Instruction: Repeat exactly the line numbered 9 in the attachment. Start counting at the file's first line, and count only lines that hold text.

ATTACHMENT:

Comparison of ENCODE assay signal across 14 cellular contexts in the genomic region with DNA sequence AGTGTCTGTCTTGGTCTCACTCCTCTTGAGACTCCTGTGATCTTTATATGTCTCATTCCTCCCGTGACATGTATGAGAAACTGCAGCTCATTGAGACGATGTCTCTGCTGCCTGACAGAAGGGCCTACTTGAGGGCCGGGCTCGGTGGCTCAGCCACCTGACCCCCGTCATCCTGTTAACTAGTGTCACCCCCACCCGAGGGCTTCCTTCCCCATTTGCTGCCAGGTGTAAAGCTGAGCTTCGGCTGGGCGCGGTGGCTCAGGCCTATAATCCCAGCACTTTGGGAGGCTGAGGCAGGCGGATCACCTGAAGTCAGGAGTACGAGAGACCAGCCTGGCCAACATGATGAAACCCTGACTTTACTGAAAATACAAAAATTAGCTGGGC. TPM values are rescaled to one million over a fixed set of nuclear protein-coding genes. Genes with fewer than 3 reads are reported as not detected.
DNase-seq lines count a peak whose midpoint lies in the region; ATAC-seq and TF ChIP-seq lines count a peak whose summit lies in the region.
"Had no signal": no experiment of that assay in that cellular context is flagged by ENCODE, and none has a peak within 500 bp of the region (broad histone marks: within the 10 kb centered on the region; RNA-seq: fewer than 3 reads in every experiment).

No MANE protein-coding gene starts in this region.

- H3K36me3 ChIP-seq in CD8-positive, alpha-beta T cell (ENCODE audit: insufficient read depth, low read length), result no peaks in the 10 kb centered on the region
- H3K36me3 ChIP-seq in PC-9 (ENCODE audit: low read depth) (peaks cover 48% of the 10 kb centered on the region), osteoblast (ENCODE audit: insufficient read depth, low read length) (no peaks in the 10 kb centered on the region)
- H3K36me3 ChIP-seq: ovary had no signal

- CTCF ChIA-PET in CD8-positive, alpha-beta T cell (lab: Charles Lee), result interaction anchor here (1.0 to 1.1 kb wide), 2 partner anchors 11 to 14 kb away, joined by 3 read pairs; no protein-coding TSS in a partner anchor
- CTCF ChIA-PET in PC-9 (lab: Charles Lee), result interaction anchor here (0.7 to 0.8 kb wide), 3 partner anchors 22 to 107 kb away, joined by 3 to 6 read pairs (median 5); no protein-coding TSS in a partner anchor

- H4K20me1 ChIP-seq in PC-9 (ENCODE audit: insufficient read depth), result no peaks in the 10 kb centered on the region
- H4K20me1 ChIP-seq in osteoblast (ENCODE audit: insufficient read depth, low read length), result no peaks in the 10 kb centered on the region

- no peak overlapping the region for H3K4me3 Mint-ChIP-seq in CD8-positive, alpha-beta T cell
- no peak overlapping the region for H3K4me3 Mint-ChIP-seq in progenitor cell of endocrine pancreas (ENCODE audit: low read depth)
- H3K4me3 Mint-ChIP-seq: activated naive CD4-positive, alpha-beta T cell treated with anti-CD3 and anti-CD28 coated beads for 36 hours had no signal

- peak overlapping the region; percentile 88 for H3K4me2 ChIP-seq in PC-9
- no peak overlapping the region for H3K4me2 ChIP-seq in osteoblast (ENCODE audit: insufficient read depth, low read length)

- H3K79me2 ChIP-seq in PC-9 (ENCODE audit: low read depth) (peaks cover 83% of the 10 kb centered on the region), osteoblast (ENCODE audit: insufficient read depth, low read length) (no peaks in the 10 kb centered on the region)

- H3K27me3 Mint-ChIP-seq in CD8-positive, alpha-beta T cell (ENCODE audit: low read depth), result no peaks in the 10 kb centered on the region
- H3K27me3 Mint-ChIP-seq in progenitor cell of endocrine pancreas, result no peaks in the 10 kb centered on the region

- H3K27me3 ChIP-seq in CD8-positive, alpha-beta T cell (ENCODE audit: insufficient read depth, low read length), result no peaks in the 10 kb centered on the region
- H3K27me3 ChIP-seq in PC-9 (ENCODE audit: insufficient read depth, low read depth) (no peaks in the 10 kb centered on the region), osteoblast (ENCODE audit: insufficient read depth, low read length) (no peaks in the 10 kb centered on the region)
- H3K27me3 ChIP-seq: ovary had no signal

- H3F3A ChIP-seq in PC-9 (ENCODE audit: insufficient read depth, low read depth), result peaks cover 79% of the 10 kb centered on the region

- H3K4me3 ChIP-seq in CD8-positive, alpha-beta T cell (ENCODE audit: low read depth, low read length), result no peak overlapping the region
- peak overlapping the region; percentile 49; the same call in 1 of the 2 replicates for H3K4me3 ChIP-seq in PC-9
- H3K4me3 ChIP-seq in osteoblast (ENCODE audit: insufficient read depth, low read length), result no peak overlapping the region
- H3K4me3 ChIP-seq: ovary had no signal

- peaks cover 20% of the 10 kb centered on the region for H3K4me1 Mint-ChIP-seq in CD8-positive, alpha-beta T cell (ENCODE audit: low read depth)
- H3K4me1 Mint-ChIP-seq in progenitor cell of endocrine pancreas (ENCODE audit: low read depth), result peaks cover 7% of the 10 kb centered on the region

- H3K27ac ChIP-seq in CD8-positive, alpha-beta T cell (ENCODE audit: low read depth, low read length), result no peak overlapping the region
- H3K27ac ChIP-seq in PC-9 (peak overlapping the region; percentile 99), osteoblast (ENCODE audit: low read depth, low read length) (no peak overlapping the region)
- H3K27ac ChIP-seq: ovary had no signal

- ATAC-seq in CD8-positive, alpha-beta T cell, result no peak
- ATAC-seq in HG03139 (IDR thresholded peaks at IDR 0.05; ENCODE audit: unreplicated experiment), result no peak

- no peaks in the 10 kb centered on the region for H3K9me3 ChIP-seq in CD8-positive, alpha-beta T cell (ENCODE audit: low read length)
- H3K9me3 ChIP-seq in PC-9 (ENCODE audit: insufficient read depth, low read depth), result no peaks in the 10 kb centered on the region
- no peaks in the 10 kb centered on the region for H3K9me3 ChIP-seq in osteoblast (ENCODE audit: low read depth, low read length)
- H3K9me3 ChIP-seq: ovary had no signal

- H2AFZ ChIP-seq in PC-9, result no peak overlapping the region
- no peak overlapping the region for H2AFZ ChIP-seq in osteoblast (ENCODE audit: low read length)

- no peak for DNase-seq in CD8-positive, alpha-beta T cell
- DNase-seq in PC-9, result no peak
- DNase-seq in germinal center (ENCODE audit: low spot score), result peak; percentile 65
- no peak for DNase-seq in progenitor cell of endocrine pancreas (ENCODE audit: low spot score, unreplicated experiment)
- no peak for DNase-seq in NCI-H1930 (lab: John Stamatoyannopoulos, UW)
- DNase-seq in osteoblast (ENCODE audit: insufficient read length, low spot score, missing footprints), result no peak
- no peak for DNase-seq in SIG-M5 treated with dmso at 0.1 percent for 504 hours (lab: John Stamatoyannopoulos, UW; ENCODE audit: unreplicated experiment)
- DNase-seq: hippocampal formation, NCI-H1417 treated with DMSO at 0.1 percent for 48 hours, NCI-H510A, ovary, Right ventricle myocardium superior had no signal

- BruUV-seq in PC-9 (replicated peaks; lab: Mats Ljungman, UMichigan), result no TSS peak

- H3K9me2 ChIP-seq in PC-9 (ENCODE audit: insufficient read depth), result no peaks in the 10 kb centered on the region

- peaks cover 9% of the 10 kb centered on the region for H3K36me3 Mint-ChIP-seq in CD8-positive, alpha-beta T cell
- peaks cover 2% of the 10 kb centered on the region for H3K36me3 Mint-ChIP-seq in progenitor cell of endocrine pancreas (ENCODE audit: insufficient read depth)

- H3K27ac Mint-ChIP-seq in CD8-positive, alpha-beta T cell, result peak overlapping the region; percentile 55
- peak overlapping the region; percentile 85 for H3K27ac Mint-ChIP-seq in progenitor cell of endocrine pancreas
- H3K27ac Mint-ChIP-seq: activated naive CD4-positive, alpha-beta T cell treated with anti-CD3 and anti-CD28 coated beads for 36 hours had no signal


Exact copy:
- CTCF ChIA-PET in PC-9 (lab: Charles Lee), result interaction anchor here (0.7 to 0.8 kb wide), 3 partner anchors 22 to 107 kb away, joined by 3 to 6 read pairs (median 5); no protein-coding TSS in a partner anchor